Greek property prices rise for a third consecutive quarter

Greek property prices rise for a third consecutive quarter

A recovery in Greece's residential property market gained momentum in the third quarter of 2018, central bank data showed on Monday, suggesting an improving economy and growing foreign interest may help property prices rise further.

Property accounts for a large chunk of household wealth in Greece, which has one of the highest home ownership rates in Europe at 80 percent, versus a European Union average of 70 percent, according to the European Mortgage Federation.

Prices of the apartments in which most Greeks live rose 2.5 percent in the quarter from a year earlier, Bank of Greece data showed, with the recovery accelerating from an upwardly revised 1.2 percent increase in the second quarter of the year.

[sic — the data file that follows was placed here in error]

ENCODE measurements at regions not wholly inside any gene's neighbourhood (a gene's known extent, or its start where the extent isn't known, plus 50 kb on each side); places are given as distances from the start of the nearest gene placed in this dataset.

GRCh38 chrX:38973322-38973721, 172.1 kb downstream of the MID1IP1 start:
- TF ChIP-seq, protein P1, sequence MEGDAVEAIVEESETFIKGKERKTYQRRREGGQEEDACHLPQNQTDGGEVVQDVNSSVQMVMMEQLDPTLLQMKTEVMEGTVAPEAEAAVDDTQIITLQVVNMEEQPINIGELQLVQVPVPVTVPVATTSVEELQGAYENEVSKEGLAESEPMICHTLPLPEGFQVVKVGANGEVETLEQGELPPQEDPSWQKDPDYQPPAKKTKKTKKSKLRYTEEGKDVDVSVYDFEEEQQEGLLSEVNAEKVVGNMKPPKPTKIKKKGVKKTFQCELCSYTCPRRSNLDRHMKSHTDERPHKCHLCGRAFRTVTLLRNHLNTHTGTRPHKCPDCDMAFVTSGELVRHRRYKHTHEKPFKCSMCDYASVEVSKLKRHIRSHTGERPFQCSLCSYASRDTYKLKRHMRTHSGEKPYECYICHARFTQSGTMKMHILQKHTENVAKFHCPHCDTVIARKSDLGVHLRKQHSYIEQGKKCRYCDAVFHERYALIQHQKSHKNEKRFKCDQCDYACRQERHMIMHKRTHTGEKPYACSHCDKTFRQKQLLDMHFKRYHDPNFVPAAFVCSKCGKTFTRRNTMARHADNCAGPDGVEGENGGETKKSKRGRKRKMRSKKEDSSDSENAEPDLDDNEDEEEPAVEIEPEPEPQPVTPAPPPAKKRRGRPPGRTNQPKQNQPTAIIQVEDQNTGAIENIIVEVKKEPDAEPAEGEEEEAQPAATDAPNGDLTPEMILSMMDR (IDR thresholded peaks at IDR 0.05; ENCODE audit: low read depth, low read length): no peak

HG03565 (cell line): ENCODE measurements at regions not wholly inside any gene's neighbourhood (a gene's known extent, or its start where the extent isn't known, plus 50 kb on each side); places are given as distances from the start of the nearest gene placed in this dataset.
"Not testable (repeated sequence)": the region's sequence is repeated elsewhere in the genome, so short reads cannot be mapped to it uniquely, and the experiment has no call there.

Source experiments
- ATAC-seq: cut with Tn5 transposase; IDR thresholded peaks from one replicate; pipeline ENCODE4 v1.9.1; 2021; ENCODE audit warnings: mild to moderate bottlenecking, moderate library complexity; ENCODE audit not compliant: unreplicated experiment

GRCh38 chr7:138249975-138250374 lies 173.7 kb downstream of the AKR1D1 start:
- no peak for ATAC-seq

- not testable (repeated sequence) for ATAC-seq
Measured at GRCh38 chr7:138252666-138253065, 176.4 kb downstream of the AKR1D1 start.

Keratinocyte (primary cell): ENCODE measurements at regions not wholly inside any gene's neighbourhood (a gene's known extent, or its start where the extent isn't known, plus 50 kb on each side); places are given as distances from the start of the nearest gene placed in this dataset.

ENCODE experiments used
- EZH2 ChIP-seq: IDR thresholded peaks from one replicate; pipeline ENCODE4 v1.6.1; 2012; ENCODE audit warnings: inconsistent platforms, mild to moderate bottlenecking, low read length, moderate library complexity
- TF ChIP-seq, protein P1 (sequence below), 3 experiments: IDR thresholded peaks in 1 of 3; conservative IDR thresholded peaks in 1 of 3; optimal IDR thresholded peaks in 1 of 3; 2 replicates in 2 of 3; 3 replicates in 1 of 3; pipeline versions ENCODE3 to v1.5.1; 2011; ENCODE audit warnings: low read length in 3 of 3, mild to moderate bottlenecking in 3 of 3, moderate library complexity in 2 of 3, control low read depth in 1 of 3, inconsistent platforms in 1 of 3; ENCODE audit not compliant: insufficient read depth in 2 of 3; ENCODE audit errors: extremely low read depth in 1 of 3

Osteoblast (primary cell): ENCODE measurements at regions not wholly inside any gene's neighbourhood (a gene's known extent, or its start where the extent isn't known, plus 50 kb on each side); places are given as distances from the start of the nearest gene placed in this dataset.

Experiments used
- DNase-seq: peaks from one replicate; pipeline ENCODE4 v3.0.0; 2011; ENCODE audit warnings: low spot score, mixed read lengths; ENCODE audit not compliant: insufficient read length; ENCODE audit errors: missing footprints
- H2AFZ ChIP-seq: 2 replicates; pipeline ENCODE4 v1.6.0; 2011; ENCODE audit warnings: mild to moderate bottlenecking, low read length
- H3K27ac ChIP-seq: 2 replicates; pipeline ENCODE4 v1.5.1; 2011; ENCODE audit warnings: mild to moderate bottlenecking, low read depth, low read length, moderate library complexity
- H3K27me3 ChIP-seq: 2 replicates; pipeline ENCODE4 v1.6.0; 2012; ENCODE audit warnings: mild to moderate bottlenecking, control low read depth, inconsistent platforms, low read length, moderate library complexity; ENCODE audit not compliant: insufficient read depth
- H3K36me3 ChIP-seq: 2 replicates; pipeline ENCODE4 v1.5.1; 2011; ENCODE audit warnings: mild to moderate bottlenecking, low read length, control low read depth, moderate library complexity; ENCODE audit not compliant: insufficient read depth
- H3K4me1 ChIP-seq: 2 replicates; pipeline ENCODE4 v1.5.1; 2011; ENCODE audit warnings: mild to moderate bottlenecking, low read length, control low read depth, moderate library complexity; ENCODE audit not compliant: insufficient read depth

More specifically, prices have risen by 3.7 percent year-on-year in Athens, where home-sharing platforms like Airbnb and a "golden visa" programme — a renewable five-year resident's permit in return for a 250,000-euro ($285,000) investment in real estate — have grown very popular.

Prices had slid 1.0 percent in 2017 from a year earlier, taking the cumulative fall since 2008, when the country's protracted recession began, to 42 percent.

"The trend seen in the beginning of the year is strengthened further and reflects belatedly an improvement in economic conditions", said National Bank economist Nikos Magginas.

"Airbnb has driven rents higher and creates positive prospects for the real estate market and optimism for a continued upward trend, mainly in Athens."

The market has been hit by property taxes imposed to plug budget deficits, tight bank lending and a jobless rate still around 19 percent, the highest in the 19-nation euro zone.

Greece's economic prospects have improved since it signed up to a third bailout package worth up to 86 billion euros ($107 billion) three years ago.

Its 180 billion-euro economy expanded for a sixth straight quarter in the period through June this year, but at a slower pace than the quarter before, on weak investment spending. [Reuters] 

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